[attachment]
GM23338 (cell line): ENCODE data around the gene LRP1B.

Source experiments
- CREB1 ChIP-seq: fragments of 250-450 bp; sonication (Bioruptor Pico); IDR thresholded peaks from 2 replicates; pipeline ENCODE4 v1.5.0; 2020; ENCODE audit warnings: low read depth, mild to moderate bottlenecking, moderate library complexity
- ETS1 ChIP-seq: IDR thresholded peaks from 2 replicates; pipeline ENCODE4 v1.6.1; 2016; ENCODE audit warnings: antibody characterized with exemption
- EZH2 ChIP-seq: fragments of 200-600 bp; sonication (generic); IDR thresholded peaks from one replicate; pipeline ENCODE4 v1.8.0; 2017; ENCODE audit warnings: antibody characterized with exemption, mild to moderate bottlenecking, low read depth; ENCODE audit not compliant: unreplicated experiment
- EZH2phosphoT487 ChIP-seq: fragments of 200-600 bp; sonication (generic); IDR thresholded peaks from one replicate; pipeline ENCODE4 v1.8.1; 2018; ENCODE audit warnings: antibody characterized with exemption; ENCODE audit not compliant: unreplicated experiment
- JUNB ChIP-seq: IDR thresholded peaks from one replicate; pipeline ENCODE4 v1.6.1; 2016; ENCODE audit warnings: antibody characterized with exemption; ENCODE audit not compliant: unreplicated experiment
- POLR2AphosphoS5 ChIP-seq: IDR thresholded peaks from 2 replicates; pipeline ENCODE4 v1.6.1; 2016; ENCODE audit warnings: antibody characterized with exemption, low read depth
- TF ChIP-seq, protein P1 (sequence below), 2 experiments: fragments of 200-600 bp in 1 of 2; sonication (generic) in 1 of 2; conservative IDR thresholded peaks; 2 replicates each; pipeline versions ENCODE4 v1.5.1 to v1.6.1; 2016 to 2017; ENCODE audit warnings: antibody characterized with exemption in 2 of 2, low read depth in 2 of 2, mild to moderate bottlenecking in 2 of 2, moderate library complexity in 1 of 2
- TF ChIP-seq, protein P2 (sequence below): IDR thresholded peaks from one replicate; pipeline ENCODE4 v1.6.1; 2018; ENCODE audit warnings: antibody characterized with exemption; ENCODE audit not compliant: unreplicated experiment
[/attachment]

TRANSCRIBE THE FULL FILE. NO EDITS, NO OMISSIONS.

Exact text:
GM23338 (cell line): ENCODE data around the gene LRP1B.

Source experiments
- CREB1 ChIP-seq: fragments of 250-450 bp; sonication (Bioruptor Pico); IDR thresholded peaks from 2 replicates; pipeline ENCODE4 v1.5.0; 2020; ENCODE audit warnings: low read depth, mild to moderate bottlenecking, moderate library complexity
- ETS1 ChIP-seq: IDR thresholded peaks from 2 replicates; pipeline ENCODE4 v1.6.1; 2016; ENCODE audit warnings: antibody characterized with exemption
- EZH2 ChIP-seq: fragments of 200-600 bp; sonication (generic); IDR thresholded peaks from one replicate; pipeline ENCODE4 v1.8.0; 2017; ENCODE audit warnings: antibody characterized with exemption, mild to moderate bottlenecking, low read depth; ENCODE audit not compliant: unreplicated experiment
- EZH2phosphoT487 ChIP-seq: fragments of 200-600 bp; sonication (generic); IDR thresholded peaks from one replicate; pipeline ENCODE4 v1.8.1; 2018; ENCODE audit warnings: antibody characterized with exemption; ENCODE audit not compliant: unreplicated experiment
- JUNB ChIP-seq: IDR thresholded peaks from one replicate; pipeline ENCODE4 v1.6.1; 2016; ENCODE audit warnings: antibody characterized with exemption; ENCODE audit not compliant: unreplicated experiment
- POLR2AphosphoS5 ChIP-seq: IDR thresholded peaks from 2 replicates; pipeline ENCODE4 v1.6.1; 2016; ENCODE audit warnings: antibody characterized with exemption, low read depth
- TF ChIP-seq, protein P1 (sequence below), 2 experiments: fragments of 200-600 bp in 1 of 2; sonication (generic) in 1 of 2; conservative IDR thresholded peaks; 2 replicates each; pipeline versions ENCODE4 v1.5.1 to v1.6.1; 2016 to 2017; ENCODE audit warnings: antibody characterized with exemption in 2 of 2, low read depth in 2 of 2, mild to moderate bottlenecking in 2 of 2, moderate library complexity in 1 of 2
- TF ChIP-seq, protein P2 (sequence below): IDR thresholded peaks from one replicate; pipeline ENCODE4 v1.6.1; 2018; ENCODE audit warnings: antibody characterized with exemption; ENCODE audit not compliant: unreplicated experiment